From page 204 of pdf here.
There's a lot of good stuff, but they relapse into Faux Libertarianism when it comes to the question of what's worse, VAT or corporation tax.
The OECD found that corporate income taxes (such as the UK corporation tax) have the most negative impact on economic growth, among consumption taxes, property taxes and income taxes (Arnold 2008). Specifically, corporate income taxes have the following problems:
• They weaken the signal to reallocate resources from low-value activities to high-value activities between different companies and also within the same company by reducing after-tax profits.
No they don't “weaken signals” particularly. I know that the OECD said that but it's nonsense. A good pre-tax decision will nearly always be a good post-tax decision. When businesses are decided which projects to undertake, it is educated guesswork, for a given amount of £100,000 to be invested in a new project, if they expect an overall pre-tax profit of £50,000 from Project A and £30,000 from Project B, they will choose Project A. If the business compares post-tax profits, they will still choose Project A with a post-tax profit of £40,000 rather than Project B with a post-tax profit of £24,000.
That is quite different to VAT. Assuming we are looking at the same time frame/effort, compare:
- Project A involves producing/selling 100,000 small, high turnover items which can be made and sold within five weeks. They cost £1 each and can be sold for £1.05 gross = £50,000 profit over a year.
- Project B involves producing/selling 1 very large slow-moving item, which costs £100,000 and, takes a year to make/sell, and which can be sold for £130,000 gross = £30,000 profit.
If you knew nothing about VAT, you would say that Project A is better. But once you take VAT into account, Project A actually makes a loss of £160,000 and Project B makes a profit of £4,000. That strikes me as being hugely distortionary.
VAT similarly distorts activity in favour of VAT-exempt or zero-rated items and against fully VAT-able items. Corporation tax does no such thing.
• They bias ownership structures in favour of debt capital and against equity capital.
This is another of those myths that I have been railing against for decades to little avail. The UK tax system was heading towards a system (it is now heading away again thanks to George Osbrown's constant meddling) where the amount of tax (corporation tax plus income tax) would be exactly the same whether it is funded by share capital or loans. It would be quite easy to enforce the default rule that interest payments are liable to 20% withholding tax and get rid of Osbrown's stupid tweaks, so that by and large, it makes no difference.
• They distort spending patterns in favour of current expenditure, which is fully tax deductible, and against capital expenditure, which is not (capital allowances partially ameliorate this).
Not really. A good pre-tax decision is a good post-tax decision, see above. I've never heard a businessman yet decide to stop using 'capital' (i.e. labour saving devices) because they will not get 100% capital allowances in the first year. And if the IEA really thinks this is a problem, then they could suggest giving businesses 100% first year capital allowances on all the equipment they buy. Most small and medium sized businesses have been able to claim 100% first year capital allowances on all additions for the last few years anyway. I don't really see the harm in extending this to all businesses, it would result in a corporation tax shortfall in the first few years but slightly higher receipts once it has bedded in and an end to all this Faux Lib bickering.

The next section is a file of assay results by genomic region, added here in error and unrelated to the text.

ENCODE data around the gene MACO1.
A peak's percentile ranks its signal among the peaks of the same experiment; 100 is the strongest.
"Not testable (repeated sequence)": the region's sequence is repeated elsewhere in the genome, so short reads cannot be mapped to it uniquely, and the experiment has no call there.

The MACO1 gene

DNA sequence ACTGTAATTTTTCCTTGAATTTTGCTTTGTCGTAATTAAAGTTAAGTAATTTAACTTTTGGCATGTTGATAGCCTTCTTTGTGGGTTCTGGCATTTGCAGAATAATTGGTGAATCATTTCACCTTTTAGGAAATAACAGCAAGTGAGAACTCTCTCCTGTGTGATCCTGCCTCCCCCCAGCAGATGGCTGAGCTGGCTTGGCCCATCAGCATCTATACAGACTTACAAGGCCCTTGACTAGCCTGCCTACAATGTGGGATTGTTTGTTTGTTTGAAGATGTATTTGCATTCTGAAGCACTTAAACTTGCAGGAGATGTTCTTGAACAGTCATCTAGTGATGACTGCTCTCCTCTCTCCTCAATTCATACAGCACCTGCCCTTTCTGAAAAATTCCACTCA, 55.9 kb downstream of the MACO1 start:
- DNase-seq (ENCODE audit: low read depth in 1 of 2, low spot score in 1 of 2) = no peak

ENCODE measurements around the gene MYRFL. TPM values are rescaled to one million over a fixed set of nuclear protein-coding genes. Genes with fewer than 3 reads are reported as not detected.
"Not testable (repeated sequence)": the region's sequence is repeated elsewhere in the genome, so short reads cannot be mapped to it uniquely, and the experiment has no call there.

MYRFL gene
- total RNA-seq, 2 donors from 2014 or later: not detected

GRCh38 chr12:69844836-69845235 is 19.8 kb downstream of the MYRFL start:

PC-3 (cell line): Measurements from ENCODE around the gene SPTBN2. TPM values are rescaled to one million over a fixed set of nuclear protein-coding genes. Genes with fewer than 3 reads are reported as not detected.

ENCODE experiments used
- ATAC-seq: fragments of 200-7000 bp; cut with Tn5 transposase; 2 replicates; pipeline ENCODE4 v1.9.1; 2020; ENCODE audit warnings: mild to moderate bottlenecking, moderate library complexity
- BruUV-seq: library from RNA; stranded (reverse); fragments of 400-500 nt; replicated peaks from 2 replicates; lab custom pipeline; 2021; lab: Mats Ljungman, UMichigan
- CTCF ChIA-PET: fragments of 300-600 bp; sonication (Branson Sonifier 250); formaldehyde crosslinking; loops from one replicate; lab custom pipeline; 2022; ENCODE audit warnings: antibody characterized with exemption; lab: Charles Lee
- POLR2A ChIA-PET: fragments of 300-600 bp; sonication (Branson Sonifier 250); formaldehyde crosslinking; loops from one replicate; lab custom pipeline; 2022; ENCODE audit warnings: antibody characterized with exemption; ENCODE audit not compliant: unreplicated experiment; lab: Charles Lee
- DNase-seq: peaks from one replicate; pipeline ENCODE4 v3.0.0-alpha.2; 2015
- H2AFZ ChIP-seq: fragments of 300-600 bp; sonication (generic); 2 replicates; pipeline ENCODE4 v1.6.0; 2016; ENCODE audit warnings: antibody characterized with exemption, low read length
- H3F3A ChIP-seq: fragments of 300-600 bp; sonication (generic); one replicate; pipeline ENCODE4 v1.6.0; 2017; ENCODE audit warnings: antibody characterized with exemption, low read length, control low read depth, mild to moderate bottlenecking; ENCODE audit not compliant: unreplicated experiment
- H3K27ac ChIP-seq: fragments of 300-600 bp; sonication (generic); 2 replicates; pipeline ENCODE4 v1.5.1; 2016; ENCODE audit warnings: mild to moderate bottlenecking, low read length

• They discourage investment by reducing retained earnings, which would otherwise be spent on capital investment goods directly by the company or invested with financial intermediaries to the same effect by third parties.
Nope. By definition, corporation tax is not a tax on reinvested profits, which is what we care about. 'Retained profits' merely means all profits not paid out as dividends, how much of the retained profits are actually reinvested is a separate topic.
Once a business has shown itself to be viable, it will grow organically. The first outlet/machine/project has to be funded by share capital (assuming banks won't lend to start-ups); if there is sufficient demand and it is profitable, it will grow. If the business decides to just roll up profits in cash instead of expanding, then yes it will pay full corporation tax on them.
I spend all day completing tax returns, and it is only tax return in twenty where the capital expenditure in a year is greater than the profits, so if the business can claim 100% capital allowances on all its expenditure, it has a loss for tax purposes. The other nineteen returns show that capital allowance expenditure was a lot less than the profits for the year, ergo full corporation tax relief and/or the expansion is funded out of pre-tax profits, whichever way you want to look at it.
Admittedly, there is a timing issue here but this can all be fed into IRR calculations, or the loss carry back period could be extended from one year to three years again, to give the one business in twenty a better chance of reclaiming all the corporation tax it paid on the earlier years' profits which it has now genuinely reinvested.
One of the few sensible measures in the UK corporation tax system is that there is no tax relief for buying land, and rightly so, as people selling land to each other does not increase our productive capacity one jot, land is not capital. Annoyingly, there is precious little tax relief for the cost of new buildings, even though buildings are capital in the true sense of the word. Again, that can easily be fixed by reintroducing Industrial Buildings Allowances and extending them to all new buildings.